Bigger Than Life

Fifties classic revived for NFT's James Mason season

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Nicholas Ray’s Bigger Than Life (1956) is less well known than his Rebel Without A Cause, although it deals with similar themes, and drives deeper into the nightmare of suburban America. Ray’s skills with colour, setting and performance are dazzling, and James Mason, who produced, has never been better as the overworked teacher who cracks up on a new drug, cortisone.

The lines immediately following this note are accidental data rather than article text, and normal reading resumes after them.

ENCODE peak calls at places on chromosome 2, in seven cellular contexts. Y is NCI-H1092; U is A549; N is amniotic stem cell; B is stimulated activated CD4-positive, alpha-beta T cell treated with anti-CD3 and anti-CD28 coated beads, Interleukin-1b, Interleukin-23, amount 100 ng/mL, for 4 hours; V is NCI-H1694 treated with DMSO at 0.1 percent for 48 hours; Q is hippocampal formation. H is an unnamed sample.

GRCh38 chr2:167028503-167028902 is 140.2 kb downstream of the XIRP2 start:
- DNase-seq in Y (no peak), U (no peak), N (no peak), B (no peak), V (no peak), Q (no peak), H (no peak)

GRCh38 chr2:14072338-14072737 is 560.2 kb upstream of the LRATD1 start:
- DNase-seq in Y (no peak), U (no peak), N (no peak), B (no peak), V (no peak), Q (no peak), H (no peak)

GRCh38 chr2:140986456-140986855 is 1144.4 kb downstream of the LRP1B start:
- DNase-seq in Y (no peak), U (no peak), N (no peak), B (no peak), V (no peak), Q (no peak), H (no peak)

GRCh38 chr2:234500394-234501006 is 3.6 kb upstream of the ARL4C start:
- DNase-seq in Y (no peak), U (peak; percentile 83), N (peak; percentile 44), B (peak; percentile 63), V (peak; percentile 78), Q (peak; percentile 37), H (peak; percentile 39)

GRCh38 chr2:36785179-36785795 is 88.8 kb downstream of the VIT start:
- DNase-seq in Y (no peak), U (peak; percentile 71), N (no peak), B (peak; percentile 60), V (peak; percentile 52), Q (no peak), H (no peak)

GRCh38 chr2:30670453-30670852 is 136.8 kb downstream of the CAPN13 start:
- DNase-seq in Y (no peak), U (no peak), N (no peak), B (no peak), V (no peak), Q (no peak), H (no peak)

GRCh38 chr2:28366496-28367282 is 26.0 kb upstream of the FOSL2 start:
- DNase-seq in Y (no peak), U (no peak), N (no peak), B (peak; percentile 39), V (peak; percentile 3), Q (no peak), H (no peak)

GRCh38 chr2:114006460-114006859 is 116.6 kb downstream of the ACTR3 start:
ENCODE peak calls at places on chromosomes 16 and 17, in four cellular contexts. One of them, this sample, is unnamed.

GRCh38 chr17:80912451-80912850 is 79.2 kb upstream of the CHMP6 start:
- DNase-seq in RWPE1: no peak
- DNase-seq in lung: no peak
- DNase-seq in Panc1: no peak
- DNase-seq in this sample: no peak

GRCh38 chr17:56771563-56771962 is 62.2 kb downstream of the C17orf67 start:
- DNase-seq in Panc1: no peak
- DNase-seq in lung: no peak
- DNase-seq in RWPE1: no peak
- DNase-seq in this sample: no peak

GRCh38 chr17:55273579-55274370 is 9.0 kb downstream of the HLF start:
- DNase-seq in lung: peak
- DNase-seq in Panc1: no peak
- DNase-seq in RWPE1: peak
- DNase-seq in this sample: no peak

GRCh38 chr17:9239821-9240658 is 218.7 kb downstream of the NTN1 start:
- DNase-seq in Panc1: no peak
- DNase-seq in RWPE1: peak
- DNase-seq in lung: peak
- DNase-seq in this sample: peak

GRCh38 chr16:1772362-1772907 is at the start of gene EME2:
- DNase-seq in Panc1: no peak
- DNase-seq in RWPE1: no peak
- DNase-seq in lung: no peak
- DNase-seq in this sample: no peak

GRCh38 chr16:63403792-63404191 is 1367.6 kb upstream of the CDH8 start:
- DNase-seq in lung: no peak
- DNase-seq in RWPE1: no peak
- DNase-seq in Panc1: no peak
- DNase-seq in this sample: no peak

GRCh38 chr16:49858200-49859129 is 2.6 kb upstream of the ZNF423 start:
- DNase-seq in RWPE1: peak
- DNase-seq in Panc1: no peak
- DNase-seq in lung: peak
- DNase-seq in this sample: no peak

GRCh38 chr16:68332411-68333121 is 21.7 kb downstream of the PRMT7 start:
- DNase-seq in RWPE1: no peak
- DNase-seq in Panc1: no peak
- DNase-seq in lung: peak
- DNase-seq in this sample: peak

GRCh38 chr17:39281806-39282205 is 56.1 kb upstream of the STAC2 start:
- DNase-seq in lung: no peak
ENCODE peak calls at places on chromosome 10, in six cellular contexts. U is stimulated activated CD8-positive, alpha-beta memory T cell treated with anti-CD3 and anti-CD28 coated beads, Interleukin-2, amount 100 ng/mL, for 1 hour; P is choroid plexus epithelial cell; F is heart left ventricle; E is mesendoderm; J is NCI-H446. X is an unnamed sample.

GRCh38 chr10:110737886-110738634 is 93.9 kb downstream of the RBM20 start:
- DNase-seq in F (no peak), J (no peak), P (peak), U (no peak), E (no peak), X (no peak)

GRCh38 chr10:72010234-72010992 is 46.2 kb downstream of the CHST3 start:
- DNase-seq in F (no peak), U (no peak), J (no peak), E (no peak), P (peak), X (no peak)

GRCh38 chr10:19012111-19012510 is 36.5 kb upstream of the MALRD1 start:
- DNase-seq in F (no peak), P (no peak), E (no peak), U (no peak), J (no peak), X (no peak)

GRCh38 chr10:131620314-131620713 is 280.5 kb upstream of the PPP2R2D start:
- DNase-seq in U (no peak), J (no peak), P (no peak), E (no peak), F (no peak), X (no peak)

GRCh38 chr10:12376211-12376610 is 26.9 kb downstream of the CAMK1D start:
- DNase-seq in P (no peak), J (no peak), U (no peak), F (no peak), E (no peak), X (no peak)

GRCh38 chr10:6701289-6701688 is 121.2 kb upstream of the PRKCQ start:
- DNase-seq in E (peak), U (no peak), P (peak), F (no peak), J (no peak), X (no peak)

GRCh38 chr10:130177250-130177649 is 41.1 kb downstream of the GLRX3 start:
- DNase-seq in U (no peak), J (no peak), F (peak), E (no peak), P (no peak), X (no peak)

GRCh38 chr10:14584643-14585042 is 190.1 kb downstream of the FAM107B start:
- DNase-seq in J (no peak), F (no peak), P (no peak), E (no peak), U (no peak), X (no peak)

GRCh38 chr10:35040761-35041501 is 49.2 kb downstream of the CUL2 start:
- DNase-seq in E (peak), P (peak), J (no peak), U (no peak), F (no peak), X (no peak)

The story came from a real case which Ray persuaded 20th Century Fox to buy the rights to. But this is no documentary. It builds to a peak of horror with Mason preparing to sacrifice his little son, accompanied by mad fairground music from the TV. We’re given hints of his arrogance long before cortisone turns him into a megalomaniac. Buying his wife a dress they can’t afford, he insists upon the brightest colour available. At a PTA meeting, only an incipient fascist endorses his views on education. Bearing down upon his son’s homework, he casts the shadow of a gorilla on the wall. Ray’s indictment of middle-class America comes over more as a melodrama, but there’s no doubting his genius.

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